NCBA Statement on Canadian WTO Complaint against U.S. COOL Law
National Cattlemen Beef Association,
WASHINGTON (Oct. 7, 2009) — The following is a statement from the National Cattlemen’s Beef Association regarding today’s announcement that the Canadian government will formally proceed with a World Trade Organization (WTO) dispute settlement process against U.S. mandatory country-of-origin labeling (COOL). “Canada’s decision to move forward with their complaint against U.S. COOL regulations is unfortunate, due to the potential retaliatory action that could be taken against U.S. beef. Since COOL was first proposed, we’ve continued to have concerns about its potential implications on our relationship with our top two trading partners—not to mention its impact on domestic feeder cattle markets at our borders to the North and South.
“The U.S. imports and adds value to Mexican and Canadian livestock through our feedlots, processing and infrastructure; and we export this value-added finished product back to Mexican and Canadian consumers. Any disruptions to either of these markets will have a significant economic impact on our industry. Unfortunately, it’s becoming clear that COOL has damaged these critically important trading relationships, and is not putting any additional money into the pockets of cattlemen.”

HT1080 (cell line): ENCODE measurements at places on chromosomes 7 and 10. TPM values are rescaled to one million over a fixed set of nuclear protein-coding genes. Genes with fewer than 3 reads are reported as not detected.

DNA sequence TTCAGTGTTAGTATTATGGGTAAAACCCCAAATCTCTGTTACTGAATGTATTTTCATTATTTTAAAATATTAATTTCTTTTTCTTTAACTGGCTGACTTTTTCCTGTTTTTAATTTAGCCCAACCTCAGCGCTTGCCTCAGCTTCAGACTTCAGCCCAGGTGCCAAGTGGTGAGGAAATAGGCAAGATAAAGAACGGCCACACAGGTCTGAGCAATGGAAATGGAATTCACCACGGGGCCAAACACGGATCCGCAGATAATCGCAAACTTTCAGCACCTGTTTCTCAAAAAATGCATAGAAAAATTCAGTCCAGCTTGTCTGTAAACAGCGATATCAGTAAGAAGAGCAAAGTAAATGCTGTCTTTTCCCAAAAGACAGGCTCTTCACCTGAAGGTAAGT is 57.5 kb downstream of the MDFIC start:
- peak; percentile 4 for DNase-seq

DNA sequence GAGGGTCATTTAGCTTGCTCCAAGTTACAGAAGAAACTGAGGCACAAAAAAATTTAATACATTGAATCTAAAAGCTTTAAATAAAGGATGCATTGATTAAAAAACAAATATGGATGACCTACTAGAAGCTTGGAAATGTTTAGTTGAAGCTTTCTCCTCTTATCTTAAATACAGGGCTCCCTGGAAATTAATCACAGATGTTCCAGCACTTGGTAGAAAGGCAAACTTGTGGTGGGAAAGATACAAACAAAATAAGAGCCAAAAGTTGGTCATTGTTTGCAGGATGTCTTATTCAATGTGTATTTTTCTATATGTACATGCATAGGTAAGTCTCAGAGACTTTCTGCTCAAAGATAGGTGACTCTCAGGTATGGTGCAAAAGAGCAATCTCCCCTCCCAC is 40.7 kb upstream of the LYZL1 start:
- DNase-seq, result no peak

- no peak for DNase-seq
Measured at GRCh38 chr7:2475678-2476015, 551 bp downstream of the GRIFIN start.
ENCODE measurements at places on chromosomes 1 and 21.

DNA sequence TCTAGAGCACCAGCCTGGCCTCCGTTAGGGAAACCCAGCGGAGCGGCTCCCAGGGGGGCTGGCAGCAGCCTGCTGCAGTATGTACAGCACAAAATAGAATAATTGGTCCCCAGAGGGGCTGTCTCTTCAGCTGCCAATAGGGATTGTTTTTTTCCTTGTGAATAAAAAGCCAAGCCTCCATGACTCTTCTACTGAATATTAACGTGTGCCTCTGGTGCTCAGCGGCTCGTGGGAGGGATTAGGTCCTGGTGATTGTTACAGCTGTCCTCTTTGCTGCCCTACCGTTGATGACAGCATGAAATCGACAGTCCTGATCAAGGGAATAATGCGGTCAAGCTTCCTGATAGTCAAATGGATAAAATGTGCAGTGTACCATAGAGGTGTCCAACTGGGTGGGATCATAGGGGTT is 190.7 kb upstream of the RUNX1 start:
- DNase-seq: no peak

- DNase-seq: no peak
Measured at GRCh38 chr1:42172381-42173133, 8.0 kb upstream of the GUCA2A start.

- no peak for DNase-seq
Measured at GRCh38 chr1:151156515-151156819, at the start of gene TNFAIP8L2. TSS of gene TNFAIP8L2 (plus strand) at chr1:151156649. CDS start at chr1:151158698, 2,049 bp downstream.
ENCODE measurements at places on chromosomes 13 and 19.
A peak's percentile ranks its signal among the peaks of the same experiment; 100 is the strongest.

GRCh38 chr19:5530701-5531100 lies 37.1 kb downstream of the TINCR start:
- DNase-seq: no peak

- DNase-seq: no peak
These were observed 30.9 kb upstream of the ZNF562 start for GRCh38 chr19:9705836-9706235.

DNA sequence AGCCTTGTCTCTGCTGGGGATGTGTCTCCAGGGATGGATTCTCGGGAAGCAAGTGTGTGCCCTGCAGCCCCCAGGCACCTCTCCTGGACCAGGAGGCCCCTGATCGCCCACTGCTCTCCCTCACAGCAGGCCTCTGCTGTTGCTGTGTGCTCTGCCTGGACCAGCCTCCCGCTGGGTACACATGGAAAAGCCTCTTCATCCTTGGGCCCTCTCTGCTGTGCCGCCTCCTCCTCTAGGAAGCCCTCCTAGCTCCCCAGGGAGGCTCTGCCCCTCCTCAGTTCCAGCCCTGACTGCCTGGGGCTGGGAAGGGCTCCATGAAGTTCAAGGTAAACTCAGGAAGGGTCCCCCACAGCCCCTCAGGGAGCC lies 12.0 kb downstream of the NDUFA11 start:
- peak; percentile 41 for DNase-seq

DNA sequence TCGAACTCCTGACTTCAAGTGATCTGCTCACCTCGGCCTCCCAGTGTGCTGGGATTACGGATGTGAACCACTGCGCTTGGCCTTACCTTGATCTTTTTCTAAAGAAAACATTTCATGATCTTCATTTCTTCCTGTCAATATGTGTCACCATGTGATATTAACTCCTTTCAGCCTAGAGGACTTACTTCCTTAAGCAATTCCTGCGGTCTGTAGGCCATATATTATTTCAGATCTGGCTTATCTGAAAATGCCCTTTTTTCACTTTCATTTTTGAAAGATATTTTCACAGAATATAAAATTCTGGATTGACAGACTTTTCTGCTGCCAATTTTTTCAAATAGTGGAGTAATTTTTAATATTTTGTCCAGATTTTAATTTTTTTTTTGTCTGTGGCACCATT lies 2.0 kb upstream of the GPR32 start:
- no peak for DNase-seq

In order to gain a better understanding of COOL’s effects on the entire beef chain, NCBA has asked the U.S. Department of Agriculture (USDA) to reinstate a joint Agricultural Marketing Service (AMS)/Economic Research Service (ERS) study entitled, “Economic Analysis of Country of Origin Implementation Costs for Producers and Processors in the Beef, Pork and Lamb Industries” that was to be completed in cooperation with the Livestock Marketing Information Center (LMIC). Unfortunately, the FY 2010 Agriculture Appropriations Bill did not direct USDA to reinstate the funding for this purpose. NCBA is continuing to urge USDA to prioritize this project.
Canada and Mexico are our top two trading partners, together accounting for 59% of total U.S. beef, beef variety meat and processed beef product export revenues last year. It is likely that Mexico will join Canada in proceeding with a formal WTO dispute settlement process. For more information, visit: http://w01.international.gc.ca/MinPub/Publication.aspx?lang=eng&publication_id=387683&docnum=296
### The National Cattlemen’s Beef Association (NCBA) has represented America’s cattle producers since 1898, preserving the heritage and strength of the industry through education and public policy. As the largest association of cattle producers, NCBA works to create new markets and increase demand for beef. Efforts are made possible through membership contributions. To join, contact NCBA at 1-866-BEEF-USA or [email protected].
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